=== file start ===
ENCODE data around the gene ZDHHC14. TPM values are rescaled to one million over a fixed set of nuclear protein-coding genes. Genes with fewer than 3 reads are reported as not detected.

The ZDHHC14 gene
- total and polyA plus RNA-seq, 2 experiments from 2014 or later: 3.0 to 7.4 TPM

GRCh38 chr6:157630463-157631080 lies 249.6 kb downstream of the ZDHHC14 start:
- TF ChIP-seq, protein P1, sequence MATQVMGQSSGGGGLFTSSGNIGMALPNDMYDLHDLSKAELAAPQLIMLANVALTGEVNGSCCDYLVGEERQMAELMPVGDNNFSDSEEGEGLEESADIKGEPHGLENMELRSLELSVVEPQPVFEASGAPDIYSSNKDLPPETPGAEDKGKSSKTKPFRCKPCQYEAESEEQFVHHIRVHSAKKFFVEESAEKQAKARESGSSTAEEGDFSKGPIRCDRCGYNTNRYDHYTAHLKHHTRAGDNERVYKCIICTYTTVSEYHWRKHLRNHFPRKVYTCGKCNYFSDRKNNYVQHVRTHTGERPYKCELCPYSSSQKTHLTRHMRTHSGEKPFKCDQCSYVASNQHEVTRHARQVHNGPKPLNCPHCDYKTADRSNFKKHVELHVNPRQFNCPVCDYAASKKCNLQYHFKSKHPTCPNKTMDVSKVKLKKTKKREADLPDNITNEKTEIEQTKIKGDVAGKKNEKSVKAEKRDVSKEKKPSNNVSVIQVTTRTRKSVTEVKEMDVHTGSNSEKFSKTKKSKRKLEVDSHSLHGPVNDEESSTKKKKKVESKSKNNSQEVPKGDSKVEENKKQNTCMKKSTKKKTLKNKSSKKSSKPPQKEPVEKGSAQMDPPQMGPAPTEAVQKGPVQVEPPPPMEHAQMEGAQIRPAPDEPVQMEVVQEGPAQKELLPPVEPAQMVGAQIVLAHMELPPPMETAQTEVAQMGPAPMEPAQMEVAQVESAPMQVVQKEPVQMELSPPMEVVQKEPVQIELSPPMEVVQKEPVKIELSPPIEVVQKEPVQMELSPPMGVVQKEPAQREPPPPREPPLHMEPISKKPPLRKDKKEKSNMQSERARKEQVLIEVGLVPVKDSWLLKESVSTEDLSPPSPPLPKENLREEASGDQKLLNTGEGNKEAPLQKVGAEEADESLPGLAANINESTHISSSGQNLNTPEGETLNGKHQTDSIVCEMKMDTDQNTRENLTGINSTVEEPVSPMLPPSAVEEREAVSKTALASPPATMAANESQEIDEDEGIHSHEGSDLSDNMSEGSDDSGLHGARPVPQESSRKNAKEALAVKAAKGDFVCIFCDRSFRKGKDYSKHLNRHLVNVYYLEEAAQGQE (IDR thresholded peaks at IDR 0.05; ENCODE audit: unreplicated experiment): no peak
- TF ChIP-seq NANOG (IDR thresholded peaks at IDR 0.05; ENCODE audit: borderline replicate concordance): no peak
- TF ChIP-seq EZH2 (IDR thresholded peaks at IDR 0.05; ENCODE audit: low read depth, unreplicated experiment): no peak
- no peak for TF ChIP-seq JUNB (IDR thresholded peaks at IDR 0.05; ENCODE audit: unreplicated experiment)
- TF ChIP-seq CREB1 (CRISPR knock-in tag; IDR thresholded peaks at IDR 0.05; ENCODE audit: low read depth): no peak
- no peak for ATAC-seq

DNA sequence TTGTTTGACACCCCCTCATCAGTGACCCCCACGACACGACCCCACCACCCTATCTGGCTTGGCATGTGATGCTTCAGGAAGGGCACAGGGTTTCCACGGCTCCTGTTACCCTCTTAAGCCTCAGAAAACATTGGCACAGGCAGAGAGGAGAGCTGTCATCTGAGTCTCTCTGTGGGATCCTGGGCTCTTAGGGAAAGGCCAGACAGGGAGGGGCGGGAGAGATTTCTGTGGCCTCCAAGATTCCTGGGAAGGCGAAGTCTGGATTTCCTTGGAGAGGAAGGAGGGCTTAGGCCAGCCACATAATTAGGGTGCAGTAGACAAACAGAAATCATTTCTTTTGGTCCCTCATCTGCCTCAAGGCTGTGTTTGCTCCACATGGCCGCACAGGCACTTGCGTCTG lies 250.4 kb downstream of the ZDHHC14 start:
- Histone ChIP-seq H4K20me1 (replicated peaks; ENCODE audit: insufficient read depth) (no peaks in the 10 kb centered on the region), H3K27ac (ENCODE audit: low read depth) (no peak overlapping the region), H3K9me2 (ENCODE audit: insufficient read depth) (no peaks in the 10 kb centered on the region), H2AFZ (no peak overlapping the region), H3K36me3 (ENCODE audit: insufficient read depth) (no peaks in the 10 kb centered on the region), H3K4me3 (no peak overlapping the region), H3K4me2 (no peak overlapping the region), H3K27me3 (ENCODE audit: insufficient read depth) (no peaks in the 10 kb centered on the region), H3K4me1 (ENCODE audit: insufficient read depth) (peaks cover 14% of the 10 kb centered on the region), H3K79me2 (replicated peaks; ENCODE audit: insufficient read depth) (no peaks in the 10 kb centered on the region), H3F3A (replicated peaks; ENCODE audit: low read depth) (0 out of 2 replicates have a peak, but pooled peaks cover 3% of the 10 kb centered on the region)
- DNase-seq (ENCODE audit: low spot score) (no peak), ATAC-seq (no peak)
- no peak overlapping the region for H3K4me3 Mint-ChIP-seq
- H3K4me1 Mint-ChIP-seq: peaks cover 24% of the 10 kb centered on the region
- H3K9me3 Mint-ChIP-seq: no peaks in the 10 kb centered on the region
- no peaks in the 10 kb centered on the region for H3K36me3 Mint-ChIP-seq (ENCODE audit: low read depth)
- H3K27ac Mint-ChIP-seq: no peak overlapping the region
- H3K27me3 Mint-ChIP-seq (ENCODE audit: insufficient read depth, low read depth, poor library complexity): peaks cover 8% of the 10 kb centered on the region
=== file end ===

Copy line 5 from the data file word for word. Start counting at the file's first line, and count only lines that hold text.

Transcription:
- TF ChIP-seq, protein P1, sequence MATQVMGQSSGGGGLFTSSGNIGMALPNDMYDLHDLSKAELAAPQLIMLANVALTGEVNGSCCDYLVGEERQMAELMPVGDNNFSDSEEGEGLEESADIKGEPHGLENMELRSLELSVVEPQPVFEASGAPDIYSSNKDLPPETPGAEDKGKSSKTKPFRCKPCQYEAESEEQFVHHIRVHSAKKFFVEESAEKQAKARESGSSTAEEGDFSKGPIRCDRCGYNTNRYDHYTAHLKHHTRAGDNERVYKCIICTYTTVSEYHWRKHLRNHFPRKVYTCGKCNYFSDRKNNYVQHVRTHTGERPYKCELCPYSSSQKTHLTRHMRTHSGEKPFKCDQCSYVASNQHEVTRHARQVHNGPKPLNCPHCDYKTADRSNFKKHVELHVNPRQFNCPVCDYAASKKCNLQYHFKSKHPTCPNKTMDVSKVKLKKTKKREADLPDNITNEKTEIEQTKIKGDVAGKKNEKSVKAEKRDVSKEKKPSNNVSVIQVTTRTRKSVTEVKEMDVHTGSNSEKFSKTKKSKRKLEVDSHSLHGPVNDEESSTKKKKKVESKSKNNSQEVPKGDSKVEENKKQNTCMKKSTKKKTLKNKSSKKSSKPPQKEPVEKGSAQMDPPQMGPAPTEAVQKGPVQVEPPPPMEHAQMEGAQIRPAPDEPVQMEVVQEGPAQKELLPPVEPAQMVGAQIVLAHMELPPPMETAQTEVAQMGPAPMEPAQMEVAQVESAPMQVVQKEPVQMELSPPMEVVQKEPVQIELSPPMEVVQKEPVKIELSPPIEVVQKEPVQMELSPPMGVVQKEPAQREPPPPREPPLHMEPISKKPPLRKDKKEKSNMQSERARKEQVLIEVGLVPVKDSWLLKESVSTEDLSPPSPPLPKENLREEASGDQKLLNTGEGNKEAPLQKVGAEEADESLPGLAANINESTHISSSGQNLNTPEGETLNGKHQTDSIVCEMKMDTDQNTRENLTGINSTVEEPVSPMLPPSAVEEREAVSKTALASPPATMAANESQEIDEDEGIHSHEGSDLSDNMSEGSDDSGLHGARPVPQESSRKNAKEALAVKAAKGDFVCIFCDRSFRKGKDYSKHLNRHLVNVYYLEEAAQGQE (IDR thresholded peaks at IDR 0.05; ENCODE audit: unreplicated experiment): no peak